As interest in holistic and natural medicine grows, so has interest in Traditional Chinese Medicine (TCM). More and more, people are seeking to understand what TCM is, and how it works.
Very simply, TCM practitioners believe that a healthy body is a body in balance.
Within the body are two opposing forces: yin, a cool, quiet, nourishing force, and yang, a warm, active, invigorating force. When these forces are in balance, a person is in perfect health. A person’s vital energy, or Qi, flows through the body sustaining this balance, and thereby, his physical, mental and emotional wellness. When the flow of Qi is obstructed by pathogens, stress or other factors, this equilibrium is disturbed, and the person falls ill.
TCM physicians, therefore, seek to remove obstructions and restore the flow of Qi. To do this, they use a variety of therapies, alone or in combination, including herbal medications, physical therapies like acupuncture, acupressure and cupping, and dietary adjustments.
Google “academic studies on acupuncture” and more than 44,000 studies pop up, some 4,000 of them done in the last year alone. Acupuncture is possibly the most well-known and widely accepted of the TCM therapies, gaining acceptance most notably as complementary therapy for fertility treatments, and as a form of pain relief.
Amid its many functions, acupuncture is a valuable therapy when Qi is blocked. During treatments, which typically lasts between 20 and 30 minutes, needles as fine as human hair are inserted into specific points on the body. The sterilised and disposable needles are so fine that most people feel nothing more than a slight tingling sensation when they are inserted.
The acupuncture points themselves are mostly located along the paths – or meridians – through which Qi flows. Acupuncture helps move this energy, using techniques that have ascending, descending, reinforcing, reducing, warming and clearing effects.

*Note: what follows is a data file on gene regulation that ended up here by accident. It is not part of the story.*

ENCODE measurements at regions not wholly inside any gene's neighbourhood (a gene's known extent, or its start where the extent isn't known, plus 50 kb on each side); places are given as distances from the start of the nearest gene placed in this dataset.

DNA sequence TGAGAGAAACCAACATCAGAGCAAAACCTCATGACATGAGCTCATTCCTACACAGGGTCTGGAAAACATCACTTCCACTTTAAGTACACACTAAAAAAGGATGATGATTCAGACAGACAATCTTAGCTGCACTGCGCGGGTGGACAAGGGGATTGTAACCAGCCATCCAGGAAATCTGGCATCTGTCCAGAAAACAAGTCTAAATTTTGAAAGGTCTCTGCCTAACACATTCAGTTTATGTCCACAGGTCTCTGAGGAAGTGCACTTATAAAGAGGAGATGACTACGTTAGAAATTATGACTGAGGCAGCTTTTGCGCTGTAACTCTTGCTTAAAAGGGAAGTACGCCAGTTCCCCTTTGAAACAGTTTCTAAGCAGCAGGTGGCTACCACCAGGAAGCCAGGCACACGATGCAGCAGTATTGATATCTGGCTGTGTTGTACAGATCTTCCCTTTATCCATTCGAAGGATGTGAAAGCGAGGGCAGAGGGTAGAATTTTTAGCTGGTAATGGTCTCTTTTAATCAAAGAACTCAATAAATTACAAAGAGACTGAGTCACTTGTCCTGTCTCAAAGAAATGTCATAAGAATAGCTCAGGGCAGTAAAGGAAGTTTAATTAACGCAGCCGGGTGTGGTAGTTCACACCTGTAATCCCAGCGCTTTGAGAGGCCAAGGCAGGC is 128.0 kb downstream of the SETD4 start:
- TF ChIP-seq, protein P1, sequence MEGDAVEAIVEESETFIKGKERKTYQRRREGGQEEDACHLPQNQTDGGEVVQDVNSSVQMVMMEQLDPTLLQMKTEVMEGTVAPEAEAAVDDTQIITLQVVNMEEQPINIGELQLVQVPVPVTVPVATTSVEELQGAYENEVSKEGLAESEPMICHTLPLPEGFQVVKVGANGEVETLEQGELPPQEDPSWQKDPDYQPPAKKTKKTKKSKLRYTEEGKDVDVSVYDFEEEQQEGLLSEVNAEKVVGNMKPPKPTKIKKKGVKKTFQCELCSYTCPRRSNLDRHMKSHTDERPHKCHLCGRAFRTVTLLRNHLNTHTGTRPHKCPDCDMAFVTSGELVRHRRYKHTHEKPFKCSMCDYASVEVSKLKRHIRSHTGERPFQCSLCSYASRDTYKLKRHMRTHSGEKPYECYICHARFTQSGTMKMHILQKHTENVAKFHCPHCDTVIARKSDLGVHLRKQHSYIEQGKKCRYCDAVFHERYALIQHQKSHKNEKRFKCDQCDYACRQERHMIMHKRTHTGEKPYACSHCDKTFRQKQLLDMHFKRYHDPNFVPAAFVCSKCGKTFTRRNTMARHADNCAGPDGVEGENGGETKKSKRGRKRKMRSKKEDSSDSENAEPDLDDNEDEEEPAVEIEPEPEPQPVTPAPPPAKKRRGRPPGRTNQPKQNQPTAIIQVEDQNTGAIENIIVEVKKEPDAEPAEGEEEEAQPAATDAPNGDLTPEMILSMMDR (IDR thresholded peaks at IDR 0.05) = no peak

Treatments can sometimes be combined with cupping for greater effect.
Cupping is a therapy in which plastic or glass cups are used to apply suction to meridian points on the body. The cups can be left in place (stationary cupping), usually for 10 to 15 minutes, or moved along meridians for 5 to 10 minutes (gliding cupping).
Both methods rejuvenate the meridians, opening up stagnant points to improve the flow of Qi.
It is not unusual for cupping to leave distinctive circular marks on the skin – as the world observed on US swimmer Michael Phelps during the Rio Olympics. For competitive athletes, cupping stimulates blood flow and helps relieve soreness after a hard workout. The marks that are left behind are harmless and disappear completely in a matter of days.
Tui na is a medical massage based on the same principles as acupuncture, except that instead of needles, the arm, hands and fingers are used to brush, knead, push, rub and tap acupoints, meridians and groups of muscles or nerves. The precise techniques used depend on the condition of the patient and the part of the body being massaged.